By David Lippman
“I am busy getting ready for the next battle,” Field Marshal Sir Bernard Law Montgomery wrote his son David in early March 1945. “The Rhine is some river, but we shall get over it.”
The Rhine was more than a river. It was a sacred waterway to the Germans, the source of most of their legends and myths. Now it was the last barrier between the advancing Allied armies and the conquest of Germany. If the Germans could hold their beloved river, they might be able to stand off the Allies.
General Dwight D. Eisenhower, supreme Allied commander in Europe, had chosen to advance on Germany on a broad front, but the main axis of advance would be in the north, to pinch off and surround the Ruhr, Germany’s industrial heartland. The primary advance was to be led by Montgomery’s 21st Army Group, which consisted of the 1st Canadian Army, the 2nd British Army, and the 9th U.S. Army, by now all veterans of hard campaigns.
Monty’s original plan called for the British 2nd Army to launch the main assault at three places: Rees, 25 miles upstream from Arnhem; near Xanten, seven miles upstream and close to Wesel; and at Rheinberg, 16 miles farther upstream at the northwest corner of the Ruhr. The U.S. 9th Army commander, Lt. Gen. William Simpson, and the 1st Canadian Army’s boss, General Harry Crerar, both objected.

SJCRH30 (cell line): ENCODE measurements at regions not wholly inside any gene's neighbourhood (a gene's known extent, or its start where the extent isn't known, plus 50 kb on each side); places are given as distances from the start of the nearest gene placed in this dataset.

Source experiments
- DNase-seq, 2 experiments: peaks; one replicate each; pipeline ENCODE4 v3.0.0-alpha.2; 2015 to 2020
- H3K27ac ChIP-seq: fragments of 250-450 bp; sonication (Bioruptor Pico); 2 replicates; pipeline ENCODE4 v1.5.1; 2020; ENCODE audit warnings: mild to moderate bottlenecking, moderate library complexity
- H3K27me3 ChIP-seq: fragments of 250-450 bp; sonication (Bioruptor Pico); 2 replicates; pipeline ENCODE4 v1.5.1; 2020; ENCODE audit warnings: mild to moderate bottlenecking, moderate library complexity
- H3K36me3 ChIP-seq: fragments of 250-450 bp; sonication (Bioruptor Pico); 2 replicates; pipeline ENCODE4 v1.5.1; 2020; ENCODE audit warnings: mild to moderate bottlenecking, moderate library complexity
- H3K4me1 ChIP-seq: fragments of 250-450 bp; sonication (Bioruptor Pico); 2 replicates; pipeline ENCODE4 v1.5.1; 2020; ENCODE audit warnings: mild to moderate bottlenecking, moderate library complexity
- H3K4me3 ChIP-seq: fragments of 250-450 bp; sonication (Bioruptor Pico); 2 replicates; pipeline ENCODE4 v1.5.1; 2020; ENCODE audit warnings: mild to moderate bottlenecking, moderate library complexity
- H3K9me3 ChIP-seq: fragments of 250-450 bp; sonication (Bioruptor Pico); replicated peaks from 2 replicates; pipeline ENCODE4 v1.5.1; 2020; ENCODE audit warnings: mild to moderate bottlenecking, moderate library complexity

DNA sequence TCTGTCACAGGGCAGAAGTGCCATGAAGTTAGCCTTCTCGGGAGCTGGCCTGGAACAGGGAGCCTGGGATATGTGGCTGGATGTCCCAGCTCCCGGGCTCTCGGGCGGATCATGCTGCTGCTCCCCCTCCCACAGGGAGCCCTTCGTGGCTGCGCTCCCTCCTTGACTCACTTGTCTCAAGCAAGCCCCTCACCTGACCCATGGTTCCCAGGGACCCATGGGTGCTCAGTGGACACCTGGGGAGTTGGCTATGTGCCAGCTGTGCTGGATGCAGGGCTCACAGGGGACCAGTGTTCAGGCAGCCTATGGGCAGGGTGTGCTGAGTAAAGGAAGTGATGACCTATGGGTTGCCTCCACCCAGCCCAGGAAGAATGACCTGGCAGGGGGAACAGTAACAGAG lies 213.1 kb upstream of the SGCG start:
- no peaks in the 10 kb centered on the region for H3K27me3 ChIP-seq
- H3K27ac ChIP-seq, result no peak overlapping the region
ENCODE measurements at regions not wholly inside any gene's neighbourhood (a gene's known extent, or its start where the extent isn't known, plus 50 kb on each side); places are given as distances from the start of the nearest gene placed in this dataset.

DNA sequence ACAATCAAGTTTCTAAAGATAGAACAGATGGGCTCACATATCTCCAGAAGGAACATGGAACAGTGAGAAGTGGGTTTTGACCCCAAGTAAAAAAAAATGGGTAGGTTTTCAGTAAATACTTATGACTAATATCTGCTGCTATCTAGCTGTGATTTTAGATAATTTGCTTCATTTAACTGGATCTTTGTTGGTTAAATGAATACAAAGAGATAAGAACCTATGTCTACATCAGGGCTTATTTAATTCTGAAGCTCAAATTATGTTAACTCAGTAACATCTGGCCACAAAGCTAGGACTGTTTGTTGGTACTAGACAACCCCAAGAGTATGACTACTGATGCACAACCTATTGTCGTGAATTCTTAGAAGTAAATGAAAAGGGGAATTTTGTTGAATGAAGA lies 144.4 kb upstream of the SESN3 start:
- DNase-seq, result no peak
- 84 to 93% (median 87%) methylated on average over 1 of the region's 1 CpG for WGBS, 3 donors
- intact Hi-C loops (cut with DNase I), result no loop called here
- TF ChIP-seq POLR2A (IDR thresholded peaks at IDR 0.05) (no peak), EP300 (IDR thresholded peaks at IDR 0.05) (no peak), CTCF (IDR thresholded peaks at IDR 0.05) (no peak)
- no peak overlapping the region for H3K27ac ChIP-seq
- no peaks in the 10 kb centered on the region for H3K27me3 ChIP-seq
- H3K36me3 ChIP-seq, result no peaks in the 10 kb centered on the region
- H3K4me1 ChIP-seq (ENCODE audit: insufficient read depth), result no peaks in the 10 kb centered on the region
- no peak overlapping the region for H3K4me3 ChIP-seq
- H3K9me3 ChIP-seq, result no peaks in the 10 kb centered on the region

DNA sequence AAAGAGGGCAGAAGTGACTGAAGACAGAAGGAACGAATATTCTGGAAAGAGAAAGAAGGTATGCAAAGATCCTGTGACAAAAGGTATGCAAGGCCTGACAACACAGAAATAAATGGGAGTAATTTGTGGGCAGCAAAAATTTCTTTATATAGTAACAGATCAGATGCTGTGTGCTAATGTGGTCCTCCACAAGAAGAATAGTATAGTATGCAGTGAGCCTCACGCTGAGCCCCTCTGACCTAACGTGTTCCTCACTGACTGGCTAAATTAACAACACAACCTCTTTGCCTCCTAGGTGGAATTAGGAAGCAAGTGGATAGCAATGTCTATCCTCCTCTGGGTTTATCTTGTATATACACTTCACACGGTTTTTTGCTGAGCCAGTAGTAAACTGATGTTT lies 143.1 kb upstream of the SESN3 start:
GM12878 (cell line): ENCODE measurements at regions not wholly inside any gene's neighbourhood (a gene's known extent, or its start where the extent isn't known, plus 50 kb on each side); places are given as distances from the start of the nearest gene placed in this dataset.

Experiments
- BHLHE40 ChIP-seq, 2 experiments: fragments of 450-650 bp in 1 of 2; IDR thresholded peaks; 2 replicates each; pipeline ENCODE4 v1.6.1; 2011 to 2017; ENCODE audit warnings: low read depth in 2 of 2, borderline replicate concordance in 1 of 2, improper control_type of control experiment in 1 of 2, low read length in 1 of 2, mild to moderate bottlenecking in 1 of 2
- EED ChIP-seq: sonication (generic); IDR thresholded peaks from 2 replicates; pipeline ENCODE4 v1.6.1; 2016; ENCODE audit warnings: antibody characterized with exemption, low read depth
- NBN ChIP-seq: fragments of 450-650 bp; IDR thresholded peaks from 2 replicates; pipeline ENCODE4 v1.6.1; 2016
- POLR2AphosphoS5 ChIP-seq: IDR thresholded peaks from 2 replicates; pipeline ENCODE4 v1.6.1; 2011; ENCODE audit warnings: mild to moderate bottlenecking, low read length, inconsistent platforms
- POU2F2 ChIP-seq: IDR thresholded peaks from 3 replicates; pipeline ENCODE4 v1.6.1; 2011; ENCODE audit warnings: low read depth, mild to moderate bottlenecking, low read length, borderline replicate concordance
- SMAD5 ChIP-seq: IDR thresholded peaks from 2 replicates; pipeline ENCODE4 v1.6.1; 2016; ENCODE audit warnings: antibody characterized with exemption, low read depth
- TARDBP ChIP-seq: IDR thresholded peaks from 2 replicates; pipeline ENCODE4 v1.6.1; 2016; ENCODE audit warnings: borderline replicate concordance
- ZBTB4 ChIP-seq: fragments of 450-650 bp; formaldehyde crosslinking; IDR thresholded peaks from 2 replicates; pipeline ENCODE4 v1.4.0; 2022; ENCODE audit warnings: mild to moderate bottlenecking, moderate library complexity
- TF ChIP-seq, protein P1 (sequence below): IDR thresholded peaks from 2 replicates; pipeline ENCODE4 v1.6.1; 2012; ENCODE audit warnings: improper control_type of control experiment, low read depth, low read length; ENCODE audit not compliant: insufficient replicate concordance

After some back and forth between the three commanders and staffs, Montgomery agreed to include the 9th Army in the initial assault as well as the 9th Canadian Brigade, veterans of Normandy. The 9th Army took over the Rheinberg crossing.
The Greatest Assault River Crossing of All Time
Montgomery’s preparations for the attack across the Rhine, code-named Operation Plunder, were described as elephantine. With 1.2 million men under his command, Montgomery was launching the greatest assault river crossing of all time.
The Rhine was 400 yards wide at the Wesel crossing point, and to defeat the river and the heavy German fortifications, the 2nd Army alone collected 60,000 tons of ammunition, 30,000 tons of engineer stores, and 28,000 tons of above normal daily requirements. The 9th Army stockpiled 138,000 tons for the crossings. More than 37,000 British and 22,000 American engineers would participate in the assault, along with 5,500 artillery pieces, antitank and antiaircraft guns, and rocket projectors.
Preparations were elaborate. Montgomery would leave little to chance. The invading armies were elaborately camouflaged. A world record 66-mile-long smoke screen along the western side of the Rhine concealed preparations. Dummy installations were created to fool German intelligence. Coordinated patrols and artillery fire added to the deception measures. Civilians were evacuated from their homes for several miles west of the Rhine. Railheads were pushed forward, and new roads were built. The 9th Army would issue more than 800,000 maps.
Above all, Montgomery would not be hurried. Even though two American Rhine crossings preceded his main effort, Montgomery rightly observed that the Germans would fight hard for their sacred river, and his troops needed heavy training for the attack. Major John Graham, who commanded an infantry company in the 2nd Argyll & Sutherland Highlanders, noted that many British troops were raw recruits, drawn from training establishments by the shortage of manpower.